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Antiques Roadshow

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NEWS
August 4, 2006
An event popular among collectors - the Public Broadcasting Service's Antiques Roadshow - is scheduled to stop over at the Convention Center in Philadelphia tomorrow. At Roadshow events, appraisers value objects brought in by members of the public. According to a PBS spokeswoman, 20,000 people applied for the 6,000 tickets available, and all tickets were distributed through a lottery. No tickets will be available at the door. PBS expects to air the program some time early next year.
NEWS
November 29, 2012 | Daily News Wire Reports
WENDELL D. GARRETT, a historian and authority on American decorative arts who was widely known for his appearances as an appraiser on the long-running PBS series "Antiques Roadshow," has died. He was 83. Garrett died Nov. 14 of natural causes at a hospice facility in Williston, Vt., where he had moved recently from Manhattan. His former wife, Elisabeth Garrett Widmer, confirmed his death Monday. Known for his broad expertise, courtly manner and delight in sharing knowledge, Garrett appeared on every season of the American version of "Antiques Roadshow" since its launch in 1997.
NEWS
March 16, 2001 | By Joseph A. Slobodzian INQUIRER STAFF WRITER
Two military antiques experts, who were dropped from the Antiques Roadshow television program last year after producers said they faked an on-air appraisal, were charged with fraud yesterday by a federal grand jury. Charged are Russell Pritchard 3d of Bryn Mawr, a nationally known expert on antique ordnance, and fellow expert and business partner George Juno, of Allentown. The charges state that the pair staged two phony appraisals taped in 1996 for the popular PBS program. The indictment also accuses them of defrauding two owners of Civil War artifacts by appraising the items for far less than they were worth, and then reselling them for much more.
NEWS
May 16, 2001 | By Joseph A. Slobodzian INQUIRER STAFF WRITER
An expert on military antiques and weapons yesterday admitted staging two appraisals on the popular Antiques Roadshow program to boost his reputation through national television exposure. George Juno pleaded guilty in federal court to one count each of mail fraud and wire fraud and two counts of lying while testifying under oath in a federal court deposition. Juno, 40, of Allentown, also agreed to work with prosecutors and will become the government's key witness in the trial of codefendant Russell Pritchard 3d, who with Juno ran a Bryn Mawr-based antique-ordnance appraisal service.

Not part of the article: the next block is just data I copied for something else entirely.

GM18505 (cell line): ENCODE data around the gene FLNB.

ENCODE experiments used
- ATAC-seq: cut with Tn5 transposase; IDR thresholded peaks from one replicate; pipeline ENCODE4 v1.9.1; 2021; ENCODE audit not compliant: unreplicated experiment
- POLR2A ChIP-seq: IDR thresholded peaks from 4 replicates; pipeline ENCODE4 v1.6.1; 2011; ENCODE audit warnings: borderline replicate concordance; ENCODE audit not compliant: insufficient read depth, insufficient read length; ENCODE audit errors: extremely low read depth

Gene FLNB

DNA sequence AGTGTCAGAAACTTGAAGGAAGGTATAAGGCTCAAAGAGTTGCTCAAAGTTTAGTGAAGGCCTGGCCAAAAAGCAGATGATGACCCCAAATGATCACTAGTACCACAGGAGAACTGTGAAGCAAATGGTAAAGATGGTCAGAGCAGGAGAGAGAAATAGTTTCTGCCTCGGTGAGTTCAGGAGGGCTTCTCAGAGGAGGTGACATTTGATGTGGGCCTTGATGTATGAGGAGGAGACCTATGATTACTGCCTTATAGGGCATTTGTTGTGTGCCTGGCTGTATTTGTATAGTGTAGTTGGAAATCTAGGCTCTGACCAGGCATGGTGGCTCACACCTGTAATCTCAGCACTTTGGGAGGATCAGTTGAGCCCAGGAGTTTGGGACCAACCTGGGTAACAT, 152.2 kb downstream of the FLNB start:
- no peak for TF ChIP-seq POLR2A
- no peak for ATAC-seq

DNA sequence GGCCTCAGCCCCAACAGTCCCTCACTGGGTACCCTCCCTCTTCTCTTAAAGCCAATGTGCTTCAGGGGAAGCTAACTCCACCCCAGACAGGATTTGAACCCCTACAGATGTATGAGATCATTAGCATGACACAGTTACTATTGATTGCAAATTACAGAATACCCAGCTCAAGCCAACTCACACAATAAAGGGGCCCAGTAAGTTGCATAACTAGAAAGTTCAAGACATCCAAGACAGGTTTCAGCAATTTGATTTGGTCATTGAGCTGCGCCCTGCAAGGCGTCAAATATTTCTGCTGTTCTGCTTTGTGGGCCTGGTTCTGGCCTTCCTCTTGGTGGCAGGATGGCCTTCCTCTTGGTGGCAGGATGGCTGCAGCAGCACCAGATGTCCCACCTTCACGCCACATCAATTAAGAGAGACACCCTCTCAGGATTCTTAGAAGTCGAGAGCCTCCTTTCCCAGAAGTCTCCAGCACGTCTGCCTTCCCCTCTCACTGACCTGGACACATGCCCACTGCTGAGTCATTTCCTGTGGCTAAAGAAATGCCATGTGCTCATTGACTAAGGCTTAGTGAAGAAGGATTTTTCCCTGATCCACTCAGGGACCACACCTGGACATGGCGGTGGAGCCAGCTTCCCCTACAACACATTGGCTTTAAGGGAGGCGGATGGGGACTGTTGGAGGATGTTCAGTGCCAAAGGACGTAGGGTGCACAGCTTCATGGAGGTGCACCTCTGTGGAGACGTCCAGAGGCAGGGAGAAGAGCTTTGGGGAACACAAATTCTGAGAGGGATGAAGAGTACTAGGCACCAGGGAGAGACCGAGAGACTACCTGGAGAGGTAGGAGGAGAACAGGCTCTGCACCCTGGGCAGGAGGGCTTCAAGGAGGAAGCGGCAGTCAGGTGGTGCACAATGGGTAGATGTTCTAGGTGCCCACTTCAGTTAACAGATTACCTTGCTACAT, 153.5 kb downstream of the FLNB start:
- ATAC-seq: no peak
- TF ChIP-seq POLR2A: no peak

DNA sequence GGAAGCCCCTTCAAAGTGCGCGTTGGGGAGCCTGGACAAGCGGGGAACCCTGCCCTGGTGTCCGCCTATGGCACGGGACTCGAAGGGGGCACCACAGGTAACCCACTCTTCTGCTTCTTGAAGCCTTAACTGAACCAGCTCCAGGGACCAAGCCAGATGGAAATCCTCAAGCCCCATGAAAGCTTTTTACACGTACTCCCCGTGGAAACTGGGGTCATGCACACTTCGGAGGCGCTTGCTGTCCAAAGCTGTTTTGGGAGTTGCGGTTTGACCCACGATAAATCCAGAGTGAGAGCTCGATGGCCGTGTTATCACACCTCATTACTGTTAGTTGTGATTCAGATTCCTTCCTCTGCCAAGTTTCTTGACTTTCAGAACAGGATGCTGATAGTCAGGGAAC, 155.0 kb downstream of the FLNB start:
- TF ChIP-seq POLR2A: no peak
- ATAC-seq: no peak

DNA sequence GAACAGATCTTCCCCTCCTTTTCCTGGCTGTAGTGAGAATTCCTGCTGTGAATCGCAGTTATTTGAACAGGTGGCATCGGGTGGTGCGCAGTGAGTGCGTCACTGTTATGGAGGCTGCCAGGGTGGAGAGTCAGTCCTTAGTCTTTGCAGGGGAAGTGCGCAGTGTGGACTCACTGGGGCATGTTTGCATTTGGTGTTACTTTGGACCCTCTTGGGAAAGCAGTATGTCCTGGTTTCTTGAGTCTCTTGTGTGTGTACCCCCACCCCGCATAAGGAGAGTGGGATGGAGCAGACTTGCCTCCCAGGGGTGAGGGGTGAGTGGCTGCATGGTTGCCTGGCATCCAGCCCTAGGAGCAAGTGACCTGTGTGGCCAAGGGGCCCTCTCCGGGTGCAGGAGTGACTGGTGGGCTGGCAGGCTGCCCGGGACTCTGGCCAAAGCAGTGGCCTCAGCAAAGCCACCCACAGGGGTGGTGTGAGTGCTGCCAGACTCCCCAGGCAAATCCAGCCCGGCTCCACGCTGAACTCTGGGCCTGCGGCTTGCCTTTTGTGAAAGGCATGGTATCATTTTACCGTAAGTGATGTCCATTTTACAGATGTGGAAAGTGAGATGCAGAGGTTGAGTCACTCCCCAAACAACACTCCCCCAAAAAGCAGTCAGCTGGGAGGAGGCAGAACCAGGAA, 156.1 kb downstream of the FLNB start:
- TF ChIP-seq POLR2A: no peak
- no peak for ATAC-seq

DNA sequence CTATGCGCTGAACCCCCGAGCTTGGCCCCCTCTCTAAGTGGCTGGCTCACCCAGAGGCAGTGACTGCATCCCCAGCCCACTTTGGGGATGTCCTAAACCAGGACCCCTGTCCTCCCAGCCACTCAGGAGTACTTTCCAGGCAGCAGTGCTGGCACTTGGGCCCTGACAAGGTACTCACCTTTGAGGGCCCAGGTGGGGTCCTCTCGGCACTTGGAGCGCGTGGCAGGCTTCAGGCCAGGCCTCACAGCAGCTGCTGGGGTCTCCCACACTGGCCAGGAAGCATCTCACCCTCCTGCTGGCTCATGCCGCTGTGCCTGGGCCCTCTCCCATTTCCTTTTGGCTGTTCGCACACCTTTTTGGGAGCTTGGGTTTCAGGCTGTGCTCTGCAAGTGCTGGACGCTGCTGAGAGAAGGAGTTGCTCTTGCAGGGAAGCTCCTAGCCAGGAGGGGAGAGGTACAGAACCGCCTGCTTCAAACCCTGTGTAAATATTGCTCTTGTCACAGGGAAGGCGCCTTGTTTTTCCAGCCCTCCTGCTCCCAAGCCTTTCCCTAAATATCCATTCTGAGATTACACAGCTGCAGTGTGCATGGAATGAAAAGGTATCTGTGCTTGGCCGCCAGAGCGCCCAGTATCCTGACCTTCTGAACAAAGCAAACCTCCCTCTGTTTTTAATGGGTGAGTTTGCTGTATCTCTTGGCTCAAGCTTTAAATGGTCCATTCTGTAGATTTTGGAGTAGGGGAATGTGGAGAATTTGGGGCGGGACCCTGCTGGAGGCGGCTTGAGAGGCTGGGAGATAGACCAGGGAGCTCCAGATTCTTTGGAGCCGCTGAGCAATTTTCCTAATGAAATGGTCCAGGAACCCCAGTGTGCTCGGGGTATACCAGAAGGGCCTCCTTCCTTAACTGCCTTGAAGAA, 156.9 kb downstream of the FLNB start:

NEWS
September 1, 2012 | Karla Klein Albertson, For the Inquirer
Collecting travel posters is as much about historical evaluation as it is about aesthetic appreciation. Certainly, the vivid colors and intricate designs make these posters visual masterpieces and a focal point for any room. But if you were at the Olympic Winter Games in Grenoble or honeymooned in Hawaii, posters featuring those places will ring more bells when you find them in the marketplace. There are some great examples that boost Pennsylvania - especially Philadelphia - on paper: The Philadelphia Sesquicentennial International Exposition in 1926 celebrated 150 years of American independence with a poster of the Liberty Bell against the American flag, "a very strong image," says Nicholas Lowry, who appraises posters for PBS's Antiques Roadshow and is the president of Swann Galleries in New York City.
NEWS
November 10, 2004 | By Bonnie L. Cook INQUIRER STAFF WRITER
The toy taxi had sat for years on the den shelf in Bob and Jean Craig's Wayne home. Now here it was on a table at an Audubon retirement community, the focus of seniors eager to know its value. "The condition is really quite good," said antiques expert Jeffrey Henkel, picking it up for a close look. "There are a few scratches, but as a tintype toy with printing, in extraordinary condition, I would say the auction value would be $2,000 to $3,000. " "Ahh," breathed the 100 seniors who packed a recreation room at Shannondell at Valley Forge yesterday.
NEWS
April 22, 1999 | by Frank Dougherty, Daily News Staff Writer